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Synthesis Reactions

In a synthesis (or combination) reaction you start out with two separate elements on the reactants side and combine them to form a compound on the products side. The general pattern of a synthesis reaction is:
A + B --> AB
Note that in order for the reaction to occur and a compound to form, one of the elements must be able to give electrons (cation) and the other element must be able to gain electrons (anion). Look at the two examples below.
Example #1:
2Na(s) + Cl2(g)--> 2NaCl(cr)
Sodium reacts with chlorine to form sodium chloride. Note that chlorine is written as Cl
2 because it is a diatomic molecule when it is not bonded to another element.
Example #2:
Mg(s) + Al(s) --> N.R.
The above reaction can not occur because magnesium and aluminum both form cations. Two cations can not combine to form an ionic compound. Thus, the reaction is labeled N.R. for no reaction.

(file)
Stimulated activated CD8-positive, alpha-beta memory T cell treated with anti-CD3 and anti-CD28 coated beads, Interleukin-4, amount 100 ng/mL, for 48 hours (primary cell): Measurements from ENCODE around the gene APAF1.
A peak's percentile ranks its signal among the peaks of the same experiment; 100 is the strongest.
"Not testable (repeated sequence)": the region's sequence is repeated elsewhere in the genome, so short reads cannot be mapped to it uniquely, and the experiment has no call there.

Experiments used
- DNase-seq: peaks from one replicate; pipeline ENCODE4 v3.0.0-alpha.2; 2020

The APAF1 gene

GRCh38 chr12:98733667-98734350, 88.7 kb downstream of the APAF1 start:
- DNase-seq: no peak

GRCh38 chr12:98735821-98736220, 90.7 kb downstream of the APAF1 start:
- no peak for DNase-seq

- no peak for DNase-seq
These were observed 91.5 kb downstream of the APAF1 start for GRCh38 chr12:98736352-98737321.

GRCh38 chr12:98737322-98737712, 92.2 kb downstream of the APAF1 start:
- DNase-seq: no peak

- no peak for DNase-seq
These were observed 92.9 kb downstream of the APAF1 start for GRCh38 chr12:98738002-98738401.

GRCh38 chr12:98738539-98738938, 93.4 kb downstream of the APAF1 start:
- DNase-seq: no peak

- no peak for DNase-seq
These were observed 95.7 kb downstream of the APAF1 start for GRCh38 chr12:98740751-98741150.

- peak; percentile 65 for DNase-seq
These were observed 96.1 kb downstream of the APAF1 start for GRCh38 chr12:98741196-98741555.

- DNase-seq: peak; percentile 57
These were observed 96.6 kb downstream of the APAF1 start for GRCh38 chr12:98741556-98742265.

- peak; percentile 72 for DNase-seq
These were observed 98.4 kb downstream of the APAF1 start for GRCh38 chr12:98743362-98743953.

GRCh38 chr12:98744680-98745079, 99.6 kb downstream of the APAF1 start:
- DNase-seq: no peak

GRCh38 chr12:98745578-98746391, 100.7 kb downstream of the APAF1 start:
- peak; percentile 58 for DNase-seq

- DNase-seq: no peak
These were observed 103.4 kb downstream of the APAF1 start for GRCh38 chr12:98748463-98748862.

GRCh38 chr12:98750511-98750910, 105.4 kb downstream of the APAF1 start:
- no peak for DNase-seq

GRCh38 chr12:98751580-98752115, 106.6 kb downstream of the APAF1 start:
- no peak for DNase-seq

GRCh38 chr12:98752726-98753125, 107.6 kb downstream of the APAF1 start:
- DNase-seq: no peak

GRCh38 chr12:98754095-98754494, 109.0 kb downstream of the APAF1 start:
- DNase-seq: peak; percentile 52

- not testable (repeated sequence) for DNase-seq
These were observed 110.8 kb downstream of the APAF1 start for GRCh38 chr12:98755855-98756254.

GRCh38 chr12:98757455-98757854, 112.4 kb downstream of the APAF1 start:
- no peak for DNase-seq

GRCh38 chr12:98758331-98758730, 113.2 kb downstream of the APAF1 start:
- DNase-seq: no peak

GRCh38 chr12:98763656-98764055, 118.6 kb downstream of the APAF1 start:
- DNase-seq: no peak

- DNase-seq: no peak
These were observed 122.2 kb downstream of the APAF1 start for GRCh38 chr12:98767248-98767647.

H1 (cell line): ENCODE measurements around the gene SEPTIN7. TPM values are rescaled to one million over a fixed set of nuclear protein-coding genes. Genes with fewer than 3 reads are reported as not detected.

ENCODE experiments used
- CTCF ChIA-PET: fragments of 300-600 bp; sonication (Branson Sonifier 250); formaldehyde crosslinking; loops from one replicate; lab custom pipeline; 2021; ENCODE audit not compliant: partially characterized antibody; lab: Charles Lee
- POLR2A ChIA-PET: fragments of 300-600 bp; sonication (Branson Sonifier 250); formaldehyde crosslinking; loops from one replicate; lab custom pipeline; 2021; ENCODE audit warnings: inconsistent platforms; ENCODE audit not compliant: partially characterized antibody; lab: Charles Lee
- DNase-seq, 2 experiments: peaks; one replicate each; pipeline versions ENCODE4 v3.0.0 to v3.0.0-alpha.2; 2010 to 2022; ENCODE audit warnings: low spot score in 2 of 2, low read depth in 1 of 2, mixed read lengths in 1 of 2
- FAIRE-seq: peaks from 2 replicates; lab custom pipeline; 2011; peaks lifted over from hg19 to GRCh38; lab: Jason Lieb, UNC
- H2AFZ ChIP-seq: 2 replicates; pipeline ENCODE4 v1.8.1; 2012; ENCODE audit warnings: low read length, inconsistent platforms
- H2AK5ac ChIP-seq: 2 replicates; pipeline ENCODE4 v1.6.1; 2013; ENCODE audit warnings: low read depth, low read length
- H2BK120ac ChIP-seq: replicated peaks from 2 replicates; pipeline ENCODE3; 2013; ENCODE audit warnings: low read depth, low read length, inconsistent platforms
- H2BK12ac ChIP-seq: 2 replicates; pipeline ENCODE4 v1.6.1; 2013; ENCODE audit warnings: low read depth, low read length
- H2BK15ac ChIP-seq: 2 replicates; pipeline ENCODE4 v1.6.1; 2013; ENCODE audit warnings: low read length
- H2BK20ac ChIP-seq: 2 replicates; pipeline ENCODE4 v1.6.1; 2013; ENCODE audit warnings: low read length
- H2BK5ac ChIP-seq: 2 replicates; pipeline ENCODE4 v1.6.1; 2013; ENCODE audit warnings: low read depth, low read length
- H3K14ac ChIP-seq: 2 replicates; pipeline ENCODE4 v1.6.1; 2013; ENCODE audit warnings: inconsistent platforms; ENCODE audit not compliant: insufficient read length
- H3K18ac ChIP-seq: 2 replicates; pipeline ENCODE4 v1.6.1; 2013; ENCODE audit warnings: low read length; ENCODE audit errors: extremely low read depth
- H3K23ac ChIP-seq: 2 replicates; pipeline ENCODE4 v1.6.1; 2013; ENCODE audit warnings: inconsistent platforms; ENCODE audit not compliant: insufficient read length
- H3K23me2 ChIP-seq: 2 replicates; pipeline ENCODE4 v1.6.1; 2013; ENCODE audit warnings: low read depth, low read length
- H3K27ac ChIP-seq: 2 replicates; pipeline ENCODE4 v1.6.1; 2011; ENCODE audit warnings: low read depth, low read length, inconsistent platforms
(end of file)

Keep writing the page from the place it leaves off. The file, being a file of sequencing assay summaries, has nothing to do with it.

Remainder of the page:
Now letâ€™s go step by step.
Predict the products when solid iron reacts with oxygen gas.
 Description of Action Action 1. Write the formulas for the given reactants. Don't forget to write a subscript of two with elements that are diatomic. Fe(s) + O2(g) --> Remember oxygen is diatomic. 2. On the products side of the equation, write the cation with its charge and the anion with its charge. If a multivalent element is being used, you can use whatever charge you want. Fe(s) + O2(g) --> Fe3+O2- Iron is multivant and can have a 2+ or a 3+ charge. I used the 3+ charge. 3. Cross the charges between the cation and the anion, remove + signs, - signs and ones. Fe(s) + O2(g) --> Fe2O3(s) 4. Balance the equation. 4Fe(s) + 3O2(g) --> 2Fe2O3(s)

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